The US Still Doesn’t Want to Admit to the 44 Dead Yemenis

In a timely report, the Bureau of Independent Journalism yesterday released a report on the increased number of US drone strikes in Yemen in the last year, since Arab Spring uprisings challenged Ali Abdullah Saleh’s power and insurgents made significant gains in the south.

Covert US strikes against alleged militants in Yemen have risen steeply during the Arab spring, and are currently at the same level as the CIA’s controversial drone campaign in Pakistan, a new study by the Bureau reveals.

At least 26 US military and CIA strikes involving cruise missiles, aircraft, drones or naval bombardments have taken place in the volatile Gulf nation to date, killing hundreds of alleged militants linked to the regional al Qaeda franchise. But at least 54 civilians have died too, the study found.

[snip]

The recent surge in attacks appears linked to the appointment of the new president, Abed Rabbo Mansour Hadi. In his inauguration speech he called for ‘the continuation of war against al-Qaida as a religious and national duty.’

Along with an update on drone strike numbers in Yemen, TBIJ released the results of a report the Yemeni government commission did into the December 17, 2009 strike in which–the report concludes–44 civilians were killed. The report provides names and ages of those civilian victims; half are children. It also describes the lethal effect of cluster bombs included in the missiles.

This is the attack, of course, that journalist Abdelelah Haider Shaye reported on, one of the reasons, presumably the President Obama personally intervened to keep Shaye in prison. And the Yemeni government found even more civilians had died in the attack than Shaye first reported.

Among other things, the release of the report gave TBIJ to ask State–WikiLeaked cables from which clearly confirm the US role in this strike–for comment on the strike. And in spite of irrefutable evidence we were behind the attack, here’s what State said to TBIJ.

A State Department spokesperson, speaking on background terms, replied: ‘I don’t have any information for you with respect to the December 17, 2009 incident in question. I refer you to the Government of Yemen for additional information on its counterterrorism efforts.’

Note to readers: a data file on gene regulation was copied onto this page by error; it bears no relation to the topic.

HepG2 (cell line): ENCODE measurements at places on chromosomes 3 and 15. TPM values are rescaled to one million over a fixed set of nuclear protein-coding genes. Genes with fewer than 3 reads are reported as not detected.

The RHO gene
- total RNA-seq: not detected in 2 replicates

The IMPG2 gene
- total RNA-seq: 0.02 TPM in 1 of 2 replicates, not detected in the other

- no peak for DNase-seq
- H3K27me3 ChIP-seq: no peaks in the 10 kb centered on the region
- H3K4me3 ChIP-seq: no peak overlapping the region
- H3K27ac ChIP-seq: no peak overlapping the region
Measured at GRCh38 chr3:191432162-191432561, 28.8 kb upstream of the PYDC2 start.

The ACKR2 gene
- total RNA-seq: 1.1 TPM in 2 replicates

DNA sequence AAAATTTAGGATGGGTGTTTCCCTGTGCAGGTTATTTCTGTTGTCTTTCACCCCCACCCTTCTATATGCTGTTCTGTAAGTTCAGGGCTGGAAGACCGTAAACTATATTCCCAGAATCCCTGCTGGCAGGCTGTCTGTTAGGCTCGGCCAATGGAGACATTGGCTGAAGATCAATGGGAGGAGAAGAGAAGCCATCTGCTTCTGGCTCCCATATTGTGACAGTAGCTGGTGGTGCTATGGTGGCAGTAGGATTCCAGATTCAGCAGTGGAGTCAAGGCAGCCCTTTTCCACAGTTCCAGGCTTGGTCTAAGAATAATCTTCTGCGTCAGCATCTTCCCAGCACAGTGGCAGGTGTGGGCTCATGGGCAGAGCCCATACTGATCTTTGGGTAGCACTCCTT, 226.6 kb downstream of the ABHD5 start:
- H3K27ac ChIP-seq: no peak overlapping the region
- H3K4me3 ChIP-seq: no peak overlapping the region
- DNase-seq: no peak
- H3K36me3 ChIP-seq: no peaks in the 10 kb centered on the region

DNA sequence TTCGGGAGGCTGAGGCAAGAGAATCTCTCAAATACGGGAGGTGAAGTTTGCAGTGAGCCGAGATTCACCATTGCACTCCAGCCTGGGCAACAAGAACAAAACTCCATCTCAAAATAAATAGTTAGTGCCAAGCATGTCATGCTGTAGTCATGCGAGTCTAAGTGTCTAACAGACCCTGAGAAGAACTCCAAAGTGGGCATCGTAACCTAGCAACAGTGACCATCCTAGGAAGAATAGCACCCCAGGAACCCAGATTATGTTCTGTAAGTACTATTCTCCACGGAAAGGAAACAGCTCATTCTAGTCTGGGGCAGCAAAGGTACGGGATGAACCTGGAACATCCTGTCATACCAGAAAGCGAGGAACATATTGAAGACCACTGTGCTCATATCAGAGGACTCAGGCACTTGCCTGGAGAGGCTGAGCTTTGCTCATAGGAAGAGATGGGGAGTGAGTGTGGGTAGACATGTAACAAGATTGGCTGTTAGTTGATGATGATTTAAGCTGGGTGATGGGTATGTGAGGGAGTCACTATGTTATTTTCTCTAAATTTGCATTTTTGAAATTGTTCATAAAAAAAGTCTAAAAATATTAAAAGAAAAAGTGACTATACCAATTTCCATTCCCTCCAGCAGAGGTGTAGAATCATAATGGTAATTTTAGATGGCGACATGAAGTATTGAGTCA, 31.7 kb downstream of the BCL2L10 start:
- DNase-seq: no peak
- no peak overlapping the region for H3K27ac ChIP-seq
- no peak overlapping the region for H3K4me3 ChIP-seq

It’s bad enough that State pretends to know nothing of this strike. But at this point, deferring questions to Yemen really destroys our credibility.

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3 Responses to The US Still Doesn’t Want to Admit to the 44 Dead Yemenis

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JimWhiteGNV @trog69 @bmaz We're stuck in the early 80's here. A Yamaha R-50 driving towers from GNP (look up Bill Gross, CalTech alum, Gross Nat Prod)
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bmaz RIP Dick Wagner. http://t.co/7hR8jHC7hR
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JimWhiteGNV @BradKalbfeld Ooops. My bad. Rather was still just once a week at that time. @robertcaruso
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bmaz And here is IDF spokesman Wolf Blitzer of @CNN to cheer on the extermination of an open air market and hospital in Rafah.
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bmaz Whatever happened to @JasonLeopold is he still a thing? http://t.co/eoMQ6BY6VK
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bmaz @trog69 @JimWhiteGNV ...But I will rehab and restore them some day.
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bmaz @trog69 @JimWhiteGNV I currently listen to B&W wall monitors with Polk Audio Towers and a Klipsch Subwoofer. I miss my horn loaded bins.
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bmaz @walterwkatz Even though it was probably Hendrix, an Yank, that really made Marshall (along with Jimmy Page+Ritchie Blackmore) popular.
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bmaz @walterwkatz Maybe! The first real hard power and stacked amps that went popular were Marshalls, and Jim Marshall was a Brit.
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bmaz @trog69 @JimWhiteGNV I play lot of actual albums I have. But am sadly constrained by that which is really easy to find without looking hard.
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JimWhiteGNV @robertcaruso Imagine getting only about five info-filled tweets a day. Only upside is that they were read to you by Dan Rather.
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bmaz @trog69 @JimWhiteGNV Hey, that ain't bad blues.
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